Digital solutions applied to DRS could enhance existing systems, whilst reducing the burden on RVM infrastructure and increasing convenience for the consumer. At a high level, Digital DRS (DDRS) is understood to be half the cost, consumers can continue using their kerbside bins, and it can facilitate smart waste tracking – increasing visibility and transparency in supply chains. This last point alone I believe should be reason enough to seriously consider a DDRS.
Serialising consumer products is not new, all pharmaceutical and tobacco products already require serialisation.
There are many reasons to serialise products beyond supporting a DDRS, such as targeted consumer engagement, directly engaging consumers through rewards and loyalty programmes, producer mapping of their own supply chains, and tracking consumption and confirming authenticity of products.
There are several innovative projects drawing together technology and packaging, such as the Holy Grail 2.0 project, which is investigating applying digital markers on products to enable smarter recycling. In the EU, the Sustainable Products Initiative is investigating the development of digital product “passports”, which will likely contain unique product identifiers. While there is no obligation on the UK to implement similar product passports, the direction of travel in the EU market toward digital tracking and recording of product information may be important to consider for future policy.
The Government is expected to publish their response to the DRS consultation imminently. In it, they will likely recognise digital DRS as a potential technology solution. While the Government’s interest in this space is encouraging, placing more importance on DDRS’s potential for innovation and scale up is needed. For example, applications for DMO could include a question on how the applicants would implement a comprehensive DRS including digitally enabled kerbside returns. This question could receive a score relative to how important it is to each devolved administration.
Technology is needed to design flexible, future-proof policy.
In the future, a DRS for drinks containers may not be enough. A DRS, arguably, may be more effective on items which people do not typically recycle or dispose of correctly, and which we know contribute massively to litter. Serisalisation could help support the proper disposal of food packaging, crisp packets, and vape products.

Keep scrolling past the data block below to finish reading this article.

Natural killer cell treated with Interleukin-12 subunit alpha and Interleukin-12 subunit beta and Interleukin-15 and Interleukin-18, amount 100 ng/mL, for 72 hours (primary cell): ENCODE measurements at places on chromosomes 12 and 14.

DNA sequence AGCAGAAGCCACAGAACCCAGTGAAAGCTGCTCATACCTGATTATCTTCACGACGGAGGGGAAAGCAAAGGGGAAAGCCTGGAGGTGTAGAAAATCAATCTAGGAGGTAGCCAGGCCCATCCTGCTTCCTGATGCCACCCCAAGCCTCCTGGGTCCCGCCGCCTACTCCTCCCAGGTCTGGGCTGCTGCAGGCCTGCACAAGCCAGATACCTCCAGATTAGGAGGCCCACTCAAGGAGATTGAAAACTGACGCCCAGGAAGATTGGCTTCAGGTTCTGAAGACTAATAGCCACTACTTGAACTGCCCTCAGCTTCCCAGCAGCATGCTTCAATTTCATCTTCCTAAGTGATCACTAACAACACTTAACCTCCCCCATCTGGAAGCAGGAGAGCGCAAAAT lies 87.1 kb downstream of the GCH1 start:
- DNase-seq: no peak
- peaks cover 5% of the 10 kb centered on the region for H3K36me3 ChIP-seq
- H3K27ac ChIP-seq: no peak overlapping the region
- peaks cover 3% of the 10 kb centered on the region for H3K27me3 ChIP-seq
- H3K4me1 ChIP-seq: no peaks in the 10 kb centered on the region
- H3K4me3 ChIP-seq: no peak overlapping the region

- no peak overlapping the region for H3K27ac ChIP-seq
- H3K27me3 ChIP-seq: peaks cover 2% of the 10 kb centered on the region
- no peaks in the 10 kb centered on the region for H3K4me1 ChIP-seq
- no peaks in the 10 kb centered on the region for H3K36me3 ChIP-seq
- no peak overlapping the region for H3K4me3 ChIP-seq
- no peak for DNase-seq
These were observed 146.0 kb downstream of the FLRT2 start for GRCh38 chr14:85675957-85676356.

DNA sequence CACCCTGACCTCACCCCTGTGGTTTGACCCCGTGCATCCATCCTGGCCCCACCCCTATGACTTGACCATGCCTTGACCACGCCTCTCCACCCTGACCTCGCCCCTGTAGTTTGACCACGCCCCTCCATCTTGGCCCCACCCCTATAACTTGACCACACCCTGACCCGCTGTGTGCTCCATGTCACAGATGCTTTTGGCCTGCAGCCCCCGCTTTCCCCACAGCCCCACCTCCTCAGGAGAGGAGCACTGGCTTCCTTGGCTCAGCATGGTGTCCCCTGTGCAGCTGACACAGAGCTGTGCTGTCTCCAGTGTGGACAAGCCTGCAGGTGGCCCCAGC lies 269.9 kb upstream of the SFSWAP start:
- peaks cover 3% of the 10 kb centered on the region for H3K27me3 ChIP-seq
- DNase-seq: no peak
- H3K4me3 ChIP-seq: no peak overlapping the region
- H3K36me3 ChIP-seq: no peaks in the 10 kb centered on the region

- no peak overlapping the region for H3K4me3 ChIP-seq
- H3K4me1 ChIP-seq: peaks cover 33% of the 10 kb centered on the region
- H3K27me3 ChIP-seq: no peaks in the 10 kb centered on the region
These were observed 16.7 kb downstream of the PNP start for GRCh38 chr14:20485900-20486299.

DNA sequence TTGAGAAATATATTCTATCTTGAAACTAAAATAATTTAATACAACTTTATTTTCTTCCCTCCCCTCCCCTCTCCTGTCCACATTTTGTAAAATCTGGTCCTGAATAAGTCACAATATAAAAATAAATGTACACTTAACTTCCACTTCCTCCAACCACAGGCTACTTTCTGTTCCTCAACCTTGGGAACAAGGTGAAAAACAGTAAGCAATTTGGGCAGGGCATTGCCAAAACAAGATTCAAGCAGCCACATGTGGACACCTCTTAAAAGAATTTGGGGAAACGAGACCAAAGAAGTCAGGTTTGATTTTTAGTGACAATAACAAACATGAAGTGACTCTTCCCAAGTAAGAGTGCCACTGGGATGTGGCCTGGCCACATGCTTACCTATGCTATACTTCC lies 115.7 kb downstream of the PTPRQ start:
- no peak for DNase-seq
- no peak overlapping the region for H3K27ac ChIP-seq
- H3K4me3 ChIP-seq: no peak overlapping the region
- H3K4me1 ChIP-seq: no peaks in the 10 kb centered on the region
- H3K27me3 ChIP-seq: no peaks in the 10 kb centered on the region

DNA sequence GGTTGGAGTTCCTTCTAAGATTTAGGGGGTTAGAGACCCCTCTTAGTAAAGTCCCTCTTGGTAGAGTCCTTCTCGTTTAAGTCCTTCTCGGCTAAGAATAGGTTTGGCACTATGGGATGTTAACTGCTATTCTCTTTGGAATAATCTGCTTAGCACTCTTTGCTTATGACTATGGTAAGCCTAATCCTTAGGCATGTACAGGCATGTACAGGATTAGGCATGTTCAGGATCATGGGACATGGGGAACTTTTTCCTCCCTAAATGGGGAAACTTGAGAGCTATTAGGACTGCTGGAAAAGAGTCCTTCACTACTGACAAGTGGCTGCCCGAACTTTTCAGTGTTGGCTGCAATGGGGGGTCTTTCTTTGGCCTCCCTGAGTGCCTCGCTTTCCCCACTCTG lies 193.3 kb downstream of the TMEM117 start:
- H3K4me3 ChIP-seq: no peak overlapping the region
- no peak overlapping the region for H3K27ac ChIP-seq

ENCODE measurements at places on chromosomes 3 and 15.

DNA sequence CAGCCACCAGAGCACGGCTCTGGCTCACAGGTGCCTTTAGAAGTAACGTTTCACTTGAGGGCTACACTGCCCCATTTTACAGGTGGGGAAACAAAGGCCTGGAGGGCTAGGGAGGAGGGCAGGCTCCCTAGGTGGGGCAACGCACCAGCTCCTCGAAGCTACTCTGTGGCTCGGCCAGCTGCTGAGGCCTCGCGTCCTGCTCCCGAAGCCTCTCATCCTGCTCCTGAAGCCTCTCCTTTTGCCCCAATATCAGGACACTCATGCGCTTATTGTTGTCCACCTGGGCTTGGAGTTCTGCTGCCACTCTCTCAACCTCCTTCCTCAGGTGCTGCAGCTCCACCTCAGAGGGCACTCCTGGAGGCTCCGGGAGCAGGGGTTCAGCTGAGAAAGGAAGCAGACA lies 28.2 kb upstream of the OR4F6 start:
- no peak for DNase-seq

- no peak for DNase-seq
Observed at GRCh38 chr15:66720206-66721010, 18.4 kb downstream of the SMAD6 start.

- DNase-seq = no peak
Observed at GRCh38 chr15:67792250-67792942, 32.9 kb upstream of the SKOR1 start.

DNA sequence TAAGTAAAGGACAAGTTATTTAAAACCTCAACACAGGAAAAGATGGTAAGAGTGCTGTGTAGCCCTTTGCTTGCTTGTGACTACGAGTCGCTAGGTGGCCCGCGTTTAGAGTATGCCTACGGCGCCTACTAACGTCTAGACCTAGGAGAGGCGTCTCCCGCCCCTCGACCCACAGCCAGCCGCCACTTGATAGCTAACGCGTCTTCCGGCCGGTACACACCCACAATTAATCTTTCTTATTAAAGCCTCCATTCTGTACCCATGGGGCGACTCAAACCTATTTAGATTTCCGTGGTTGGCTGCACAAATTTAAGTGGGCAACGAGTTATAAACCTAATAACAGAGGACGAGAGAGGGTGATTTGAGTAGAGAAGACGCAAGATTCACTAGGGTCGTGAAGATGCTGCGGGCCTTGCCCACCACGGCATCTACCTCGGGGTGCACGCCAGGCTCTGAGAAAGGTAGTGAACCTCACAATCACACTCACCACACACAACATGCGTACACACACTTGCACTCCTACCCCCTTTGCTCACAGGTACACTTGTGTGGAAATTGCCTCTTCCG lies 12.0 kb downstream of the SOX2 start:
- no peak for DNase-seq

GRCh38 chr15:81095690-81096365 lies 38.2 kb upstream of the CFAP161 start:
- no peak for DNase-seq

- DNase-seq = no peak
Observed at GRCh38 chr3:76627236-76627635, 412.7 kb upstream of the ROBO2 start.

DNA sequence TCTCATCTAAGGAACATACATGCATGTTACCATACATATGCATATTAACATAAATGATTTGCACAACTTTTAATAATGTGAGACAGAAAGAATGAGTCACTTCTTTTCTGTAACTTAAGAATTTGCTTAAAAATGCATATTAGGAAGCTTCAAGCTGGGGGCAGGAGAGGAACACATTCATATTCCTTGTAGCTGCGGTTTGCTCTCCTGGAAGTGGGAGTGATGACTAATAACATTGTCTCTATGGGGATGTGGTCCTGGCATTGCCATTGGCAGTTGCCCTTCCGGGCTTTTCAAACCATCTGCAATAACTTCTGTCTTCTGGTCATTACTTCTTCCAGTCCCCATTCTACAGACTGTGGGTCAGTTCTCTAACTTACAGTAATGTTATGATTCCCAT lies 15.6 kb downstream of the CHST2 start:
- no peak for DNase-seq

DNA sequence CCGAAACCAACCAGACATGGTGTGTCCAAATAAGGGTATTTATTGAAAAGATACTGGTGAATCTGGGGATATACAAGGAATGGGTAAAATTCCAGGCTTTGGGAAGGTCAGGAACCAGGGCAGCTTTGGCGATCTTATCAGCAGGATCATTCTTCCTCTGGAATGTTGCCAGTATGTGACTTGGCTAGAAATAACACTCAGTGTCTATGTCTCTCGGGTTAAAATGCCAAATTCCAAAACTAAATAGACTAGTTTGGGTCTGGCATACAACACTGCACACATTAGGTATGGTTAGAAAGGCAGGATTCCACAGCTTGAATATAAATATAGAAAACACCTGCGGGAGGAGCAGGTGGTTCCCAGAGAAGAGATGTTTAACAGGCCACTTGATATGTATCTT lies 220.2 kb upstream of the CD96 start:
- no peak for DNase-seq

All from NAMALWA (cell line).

Rather than having to change the physical attributes of each individual RVM to accept new/different products, printing a serialised code on these products could nudge consumers to identify them as in scope of a DDRS, and they could recycle them at home. By placing a financial value on the items which people most commonly litter, we can incentivise people to care more about how they dispose of these items. A DDRS has the agility to help support that scale-up to other materials and packaging formats.
Packaging, like payments, is going digital. So should DRS. The UK is in the exciting position of developing new and ambitious policies to propel us into a low-waste future – not incorporating data and technology in this transition would represent a huge missed opportunity. While RVMs still have their place and would be needed for a fully accessible DRS, future innovations around product tracking and digitisation are heading in the direction of serialisation-enabled solutions. The potential benefits of material resource management are clear and looking to implement a future-proofed DRS solution that is digitally-enabled and flexible is the optimum solution.
Have something you’d like to say? Get in touch with Carla Worth at email@example.com, or catch her at RWM on 14 September, where she will be speaking about DDRS with other waste and recycling industry experts.
To find out more about Resource Futures’ work in this space, read our high level economic impact assessment, and DDRS Feasibility Study reports for the Welsh Government. Phase 1 report examines stakeholder perceptions of DDRS design and feasibility, and Phase 2 investigates potential end-to-end designs for a DDRS.